Feminist Self-Defense

Feminist Self Defence (FSD) is a physical expression of women’s self-determination, an embodiment of feminist politics, and a means of expressing personal and political power all at once.

As author and self defence teacher Annie Neligan put it when talking about the feminist self defence movement from the ’70s:

We soon discovered that self defence is not only about our fear of violent attack but about having to deal with the day to day experiences of being made to feel powerless when we are patronised, ignored, bullied, harassed or intimidated. We understood that they are part of the web of a culture of violence that has sapped our warrior power, a web so suble and pervasive that we can’t always see it, but one whoch lies between us and transforming the world into a welcoming and nurturing place for us and for all our hopes and dreams. Staying safe is an important first step and self defence is above all about safety. Many of us found that it was about much more than this: we were finding a new power to defend not just our own bodies but our values, our integrity and our independence.”


Feminist self defence provides its participants with a safer space to reflect on their experiences of sexism and violence, develop prevention strategies, and learn and test verbal and physical defence techniques to provide them with choices when faced with discrimination and violence. FSD focuses on a holistic approach to violence and self-defence. This also means that we in Slagtog include emotional, verbal, psychological as well as physical self defence in our trainings.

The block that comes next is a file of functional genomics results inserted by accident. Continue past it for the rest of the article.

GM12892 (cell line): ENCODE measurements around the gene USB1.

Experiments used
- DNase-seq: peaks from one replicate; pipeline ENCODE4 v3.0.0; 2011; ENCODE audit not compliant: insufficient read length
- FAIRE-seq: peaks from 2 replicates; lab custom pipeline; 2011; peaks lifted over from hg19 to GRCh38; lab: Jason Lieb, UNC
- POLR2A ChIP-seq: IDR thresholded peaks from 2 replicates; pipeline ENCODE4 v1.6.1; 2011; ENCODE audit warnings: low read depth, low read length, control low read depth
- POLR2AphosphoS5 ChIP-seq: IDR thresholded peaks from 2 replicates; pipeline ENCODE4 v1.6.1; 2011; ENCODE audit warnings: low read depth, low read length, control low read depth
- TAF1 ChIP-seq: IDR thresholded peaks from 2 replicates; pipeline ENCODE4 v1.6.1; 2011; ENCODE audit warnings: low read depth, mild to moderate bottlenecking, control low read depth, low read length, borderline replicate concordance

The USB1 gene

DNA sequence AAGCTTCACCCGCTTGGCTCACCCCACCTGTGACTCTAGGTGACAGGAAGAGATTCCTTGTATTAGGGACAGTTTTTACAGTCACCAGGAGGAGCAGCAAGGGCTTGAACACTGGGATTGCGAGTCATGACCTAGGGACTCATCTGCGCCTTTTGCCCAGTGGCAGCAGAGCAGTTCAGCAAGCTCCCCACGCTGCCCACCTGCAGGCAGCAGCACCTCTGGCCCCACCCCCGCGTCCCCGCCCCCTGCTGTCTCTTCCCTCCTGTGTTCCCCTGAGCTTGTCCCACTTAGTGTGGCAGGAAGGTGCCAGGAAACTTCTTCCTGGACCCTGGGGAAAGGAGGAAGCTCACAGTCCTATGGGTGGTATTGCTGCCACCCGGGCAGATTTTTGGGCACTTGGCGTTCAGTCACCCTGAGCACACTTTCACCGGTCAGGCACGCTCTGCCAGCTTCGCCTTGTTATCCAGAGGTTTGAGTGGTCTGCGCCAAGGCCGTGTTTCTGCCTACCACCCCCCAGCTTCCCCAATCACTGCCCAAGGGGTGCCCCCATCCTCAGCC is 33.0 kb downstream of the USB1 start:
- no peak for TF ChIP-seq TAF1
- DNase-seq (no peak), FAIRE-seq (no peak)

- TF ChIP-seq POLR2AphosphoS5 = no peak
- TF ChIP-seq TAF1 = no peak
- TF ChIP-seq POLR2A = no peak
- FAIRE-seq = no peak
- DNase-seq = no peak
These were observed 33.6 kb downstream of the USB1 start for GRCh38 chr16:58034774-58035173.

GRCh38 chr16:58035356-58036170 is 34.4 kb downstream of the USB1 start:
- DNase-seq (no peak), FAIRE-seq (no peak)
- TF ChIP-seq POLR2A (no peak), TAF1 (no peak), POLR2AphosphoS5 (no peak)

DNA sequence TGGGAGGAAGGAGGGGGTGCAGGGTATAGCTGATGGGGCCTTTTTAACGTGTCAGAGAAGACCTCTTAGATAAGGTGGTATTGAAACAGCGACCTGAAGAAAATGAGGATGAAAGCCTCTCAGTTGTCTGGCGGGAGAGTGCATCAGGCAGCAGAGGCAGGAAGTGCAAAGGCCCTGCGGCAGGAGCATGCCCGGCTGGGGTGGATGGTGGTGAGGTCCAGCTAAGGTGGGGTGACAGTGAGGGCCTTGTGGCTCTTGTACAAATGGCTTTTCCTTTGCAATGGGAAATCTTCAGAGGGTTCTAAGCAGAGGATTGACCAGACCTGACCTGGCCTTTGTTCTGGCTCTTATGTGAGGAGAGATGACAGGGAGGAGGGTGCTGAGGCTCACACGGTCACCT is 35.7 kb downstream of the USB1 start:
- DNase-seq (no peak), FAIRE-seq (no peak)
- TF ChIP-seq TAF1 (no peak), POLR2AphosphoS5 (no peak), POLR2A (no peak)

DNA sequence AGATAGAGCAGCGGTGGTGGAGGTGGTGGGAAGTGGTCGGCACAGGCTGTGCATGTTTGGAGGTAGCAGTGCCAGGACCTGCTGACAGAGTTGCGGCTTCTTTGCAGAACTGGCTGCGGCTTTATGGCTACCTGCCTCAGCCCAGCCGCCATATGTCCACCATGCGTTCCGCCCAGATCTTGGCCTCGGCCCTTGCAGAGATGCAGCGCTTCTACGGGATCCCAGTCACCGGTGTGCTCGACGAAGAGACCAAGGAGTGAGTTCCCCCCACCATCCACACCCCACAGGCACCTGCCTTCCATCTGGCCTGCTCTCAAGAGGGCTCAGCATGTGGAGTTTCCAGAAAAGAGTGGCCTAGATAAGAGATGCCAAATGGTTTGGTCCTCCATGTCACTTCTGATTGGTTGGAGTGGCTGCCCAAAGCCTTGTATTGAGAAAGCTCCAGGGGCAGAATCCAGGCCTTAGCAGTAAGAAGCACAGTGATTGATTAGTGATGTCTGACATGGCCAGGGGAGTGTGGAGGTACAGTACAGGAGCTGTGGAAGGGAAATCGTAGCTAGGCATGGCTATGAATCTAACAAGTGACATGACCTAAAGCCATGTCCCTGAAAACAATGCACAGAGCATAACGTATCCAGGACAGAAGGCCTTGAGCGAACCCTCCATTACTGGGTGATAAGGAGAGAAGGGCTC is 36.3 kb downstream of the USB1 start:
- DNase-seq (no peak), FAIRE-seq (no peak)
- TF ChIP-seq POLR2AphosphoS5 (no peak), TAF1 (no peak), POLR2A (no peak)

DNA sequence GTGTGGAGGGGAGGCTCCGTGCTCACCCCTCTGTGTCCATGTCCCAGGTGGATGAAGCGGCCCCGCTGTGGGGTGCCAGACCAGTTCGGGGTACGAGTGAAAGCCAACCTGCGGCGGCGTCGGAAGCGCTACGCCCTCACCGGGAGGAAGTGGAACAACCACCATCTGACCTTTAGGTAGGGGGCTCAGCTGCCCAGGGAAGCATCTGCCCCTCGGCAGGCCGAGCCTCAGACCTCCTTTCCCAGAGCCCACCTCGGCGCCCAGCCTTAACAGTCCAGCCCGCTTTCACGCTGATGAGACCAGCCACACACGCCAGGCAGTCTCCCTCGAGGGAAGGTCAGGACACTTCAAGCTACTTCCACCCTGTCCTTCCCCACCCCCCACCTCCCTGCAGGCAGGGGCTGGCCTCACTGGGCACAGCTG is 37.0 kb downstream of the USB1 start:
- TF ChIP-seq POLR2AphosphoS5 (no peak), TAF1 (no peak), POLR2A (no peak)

FSD is situated in critical feminist pedagogy and relies on the co-construction of knowledge which enables a richer co-construction process during trainings, where the typical hierarchy between trainer and trainees, teacher and students, is deconstructed to a big extent.

Scientific evaluations have demonstrated that FSD training, compared to non-intervention control groups, increases girls’ and young women’s self-confidence and self-efficacy, decreases their fear of crime and avoidance strategies, and reduces not only the number of sexual assaults, but also the number of attempts, proving its preventative impact. It has been internationally recognised (e.g. UN WOMEN, European Parliament) as an effective and efficient tool for the primary prevention of gender-based violence, and for girls’, women’s and queer peoples’ emancipation. Furthermore, FSD has proven its beneficial impact for female participants over a range of psychological variables (fear and anxiety, anger, PTSD symptoms, self-image and body image, self-defence, and general self-efficacy and rape myth belief). What is more, FSD training significantly reduces sexual and physical victimisation in adult women and improves the physical and mental well-being of participants who have previously experienced traumatising violence.